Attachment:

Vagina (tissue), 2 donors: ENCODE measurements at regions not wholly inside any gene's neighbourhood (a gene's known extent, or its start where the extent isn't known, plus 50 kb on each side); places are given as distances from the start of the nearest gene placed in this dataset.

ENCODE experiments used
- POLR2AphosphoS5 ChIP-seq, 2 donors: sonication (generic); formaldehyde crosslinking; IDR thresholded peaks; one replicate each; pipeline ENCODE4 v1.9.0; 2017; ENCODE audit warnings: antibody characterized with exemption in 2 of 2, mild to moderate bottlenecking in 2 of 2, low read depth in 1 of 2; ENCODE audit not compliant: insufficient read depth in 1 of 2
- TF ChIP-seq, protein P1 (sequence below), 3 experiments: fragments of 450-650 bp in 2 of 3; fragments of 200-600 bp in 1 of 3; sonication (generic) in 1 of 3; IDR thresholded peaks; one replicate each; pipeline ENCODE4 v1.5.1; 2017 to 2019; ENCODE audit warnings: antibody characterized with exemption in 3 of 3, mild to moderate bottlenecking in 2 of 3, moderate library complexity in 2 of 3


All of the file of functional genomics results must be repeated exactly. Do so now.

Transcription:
Vagina (tissue), 2 donors: ENCODE measurements at regions not wholly inside any gene's neighbourhood (a gene's known extent, or its start where the extent isn't known, plus 50 kb on each side); places are given as distances from the start of the nearest gene placed in this dataset.

ENCODE experiments used
- POLR2AphosphoS5 ChIP-seq, 2 donors: sonication (generic); formaldehyde crosslinking; IDR thresholded peaks; one replicate each; pipeline ENCODE4 v1.9.0; 2017; ENCODE audit warnings: antibody characterized with exemption in 2 of 2, mild to moderate bottlenecking in 2 of 2, low read depth in 1 of 2; ENCODE audit not compliant: insufficient read depth in 1 of 2
- TF ChIP-seq, protein P1 (sequence below), 3 experiments: fragments of 450-650 bp in 2 of 3; fragments of 200-600 bp in 1 of 3; sonication (generic) in 1 of 3; IDR thresholded peaks; one replicate each; pipeline ENCODE4 v1.5.1; 2017 to 2019; ENCODE audit warnings: antibody characterized with exemption in 3 of 3, mild to moderate bottlenecking in 2 of 3, moderate library complexity in 2 of 3